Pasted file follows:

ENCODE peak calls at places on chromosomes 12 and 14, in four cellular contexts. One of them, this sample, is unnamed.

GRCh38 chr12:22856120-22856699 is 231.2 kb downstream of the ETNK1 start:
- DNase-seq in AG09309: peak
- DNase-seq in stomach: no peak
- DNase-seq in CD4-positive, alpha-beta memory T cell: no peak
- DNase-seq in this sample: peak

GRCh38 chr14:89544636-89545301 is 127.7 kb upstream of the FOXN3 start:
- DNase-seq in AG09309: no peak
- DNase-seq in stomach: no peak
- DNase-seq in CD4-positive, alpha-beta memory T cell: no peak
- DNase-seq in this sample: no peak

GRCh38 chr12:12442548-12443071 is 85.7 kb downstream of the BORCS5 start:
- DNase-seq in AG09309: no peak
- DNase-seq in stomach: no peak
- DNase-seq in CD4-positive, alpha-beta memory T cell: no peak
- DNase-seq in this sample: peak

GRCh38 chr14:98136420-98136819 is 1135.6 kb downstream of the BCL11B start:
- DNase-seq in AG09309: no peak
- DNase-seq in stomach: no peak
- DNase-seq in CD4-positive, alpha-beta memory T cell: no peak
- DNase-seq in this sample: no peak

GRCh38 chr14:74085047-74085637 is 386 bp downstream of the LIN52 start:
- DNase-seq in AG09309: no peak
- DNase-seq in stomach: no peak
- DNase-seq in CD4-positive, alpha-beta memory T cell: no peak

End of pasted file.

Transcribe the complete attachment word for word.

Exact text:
ENCODE peak calls at places on chromosomes 12 and 14, in four cellular contexts. One of them, this sample, is unnamed.

GRCh38 chr12:22856120-22856699 is 231.2 kb downstream of the ETNK1 start:
- DNase-seq in AG09309: peak
- DNase-seq in stomach: no peak
- DNase-seq in CD4-positive, alpha-beta memory T cell: no peak
- DNase-seq in this sample: peak

GRCh38 chr14:89544636-89545301 is 127.7 kb upstream of the FOXN3 start:
- DNase-seq in AG09309: no peak
- DNase-seq in stomach: no peak
- DNase-seq in CD4-positive, alpha-beta memory T cell: no peak
- DNase-seq in this sample: no peak

GRCh38 chr12:12442548-12443071 is 85.7 kb downstream of the BORCS5 start:
- DNase-seq in AG09309: no peak
- DNase-seq in stomach: no peak
- DNase-seq in CD4-positive, alpha-beta memory T cell: no peak
- DNase-seq in this sample: peak

GRCh38 chr14:98136420-98136819 is 1135.6 kb downstream of the BCL11B start:
- DNase-seq in AG09309: no peak
- DNase-seq in stomach: no peak
- DNase-seq in CD4-positive, alpha-beta memory T cell: no peak
- DNase-seq in this sample: no peak

GRCh38 chr14:74085047-74085637 is 386 bp downstream of the LIN52 start:
- DNase-seq in AG09309: no peak
- DNase-seq in stomach: no peak
- DNase-seq in CD4-positive, alpha-beta memory T cell: no peak